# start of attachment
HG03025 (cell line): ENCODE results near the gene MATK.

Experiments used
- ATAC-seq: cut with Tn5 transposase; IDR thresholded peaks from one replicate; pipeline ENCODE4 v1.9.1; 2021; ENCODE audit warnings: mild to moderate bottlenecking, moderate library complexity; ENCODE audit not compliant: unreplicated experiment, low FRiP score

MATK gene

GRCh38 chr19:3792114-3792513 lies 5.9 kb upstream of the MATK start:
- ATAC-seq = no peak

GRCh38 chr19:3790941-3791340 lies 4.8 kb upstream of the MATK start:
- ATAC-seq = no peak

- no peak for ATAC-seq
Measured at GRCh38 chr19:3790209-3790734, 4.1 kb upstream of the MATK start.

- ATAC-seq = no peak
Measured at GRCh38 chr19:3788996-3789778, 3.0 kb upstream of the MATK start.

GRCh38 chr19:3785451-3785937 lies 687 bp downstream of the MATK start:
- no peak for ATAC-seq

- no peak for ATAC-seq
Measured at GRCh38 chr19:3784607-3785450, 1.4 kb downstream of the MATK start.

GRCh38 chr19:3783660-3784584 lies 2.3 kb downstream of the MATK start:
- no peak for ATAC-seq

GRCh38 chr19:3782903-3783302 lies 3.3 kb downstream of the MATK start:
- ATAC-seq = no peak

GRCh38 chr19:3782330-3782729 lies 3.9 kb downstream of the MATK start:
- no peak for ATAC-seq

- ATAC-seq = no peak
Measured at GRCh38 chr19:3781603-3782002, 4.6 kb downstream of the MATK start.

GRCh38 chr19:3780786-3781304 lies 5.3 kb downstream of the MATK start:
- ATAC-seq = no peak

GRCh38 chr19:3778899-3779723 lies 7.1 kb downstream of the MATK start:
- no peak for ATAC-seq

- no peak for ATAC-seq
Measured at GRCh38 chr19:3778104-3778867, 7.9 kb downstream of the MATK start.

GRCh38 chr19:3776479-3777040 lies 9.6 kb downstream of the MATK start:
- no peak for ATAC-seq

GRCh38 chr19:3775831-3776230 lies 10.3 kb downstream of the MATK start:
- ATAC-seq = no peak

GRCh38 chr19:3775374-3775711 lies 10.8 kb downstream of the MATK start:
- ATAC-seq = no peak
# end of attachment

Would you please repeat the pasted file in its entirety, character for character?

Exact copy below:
HG03025 (cell line): ENCODE results near the gene MATK.

Experiments used
- ATAC-seq: cut with Tn5 transposase; IDR thresholded peaks from one replicate; pipeline ENCODE4 v1.9.1; 2021; ENCODE audit warnings: mild to moderate bottlenecking, moderate library complexity; ENCODE audit not compliant: unreplicated experiment, low FRiP score

MATK gene

GRCh38 chr19:3792114-3792513 lies 5.9 kb upstream of the MATK start:
- ATAC-seq = no peak

GRCh38 chr19:3790941-3791340 lies 4.8 kb upstream of the MATK start:
- ATAC-seq = no peak

- no peak for ATAC-seq
Measured at GRCh38 chr19:3790209-3790734, 4.1 kb upstream of the MATK start.

- ATAC-seq = no peak
Measured at GRCh38 chr19:3788996-3789778, 3.0 kb upstream of the MATK start.

GRCh38 chr19:3785451-3785937 lies 687 bp downstream of the MATK start:
- no peak for ATAC-seq

- no peak for ATAC-seq
Measured at GRCh38 chr19:3784607-3785450, 1.4 kb downstream of the MATK start.

GRCh38 chr19:3783660-3784584 lies 2.3 kb downstream of the MATK start:
- no peak for ATAC-seq

GRCh38 chr19:3782903-3783302 lies 3.3 kb downstream of the MATK start:
- ATAC-seq = no peak

GRCh38 chr19:3782330-3782729 lies 3.9 kb downstream of the MATK start:
- no peak for ATAC-seq

- ATAC-seq = no peak
Measured at GRCh38 chr19:3781603-3782002, 4.6 kb downstream of the MATK start.

GRCh38 chr19:3780786-3781304 lies 5.3 kb downstream of the MATK start:
- ATAC-seq = no peak

GRCh38 chr19:3778899-3779723 lies 7.1 kb downstream of the MATK start:
- no peak for ATAC-seq

- no peak for ATAC-seq
Measured at GRCh38 chr19:3778104-3778867, 7.9 kb downstream of the MATK start.

GRCh38 chr19:3776479-3777040 lies 9.6 kb downstream of the MATK start:
- no peak for ATAC-seq

GRCh38 chr19:3775831-3776230 lies 10.3 kb downstream of the MATK start:
- ATAC-seq = no peak

GRCh38 chr19:3775374-3775711 lies 10.8 kb downstream of the MATK start:
- ATAC-seq = no peak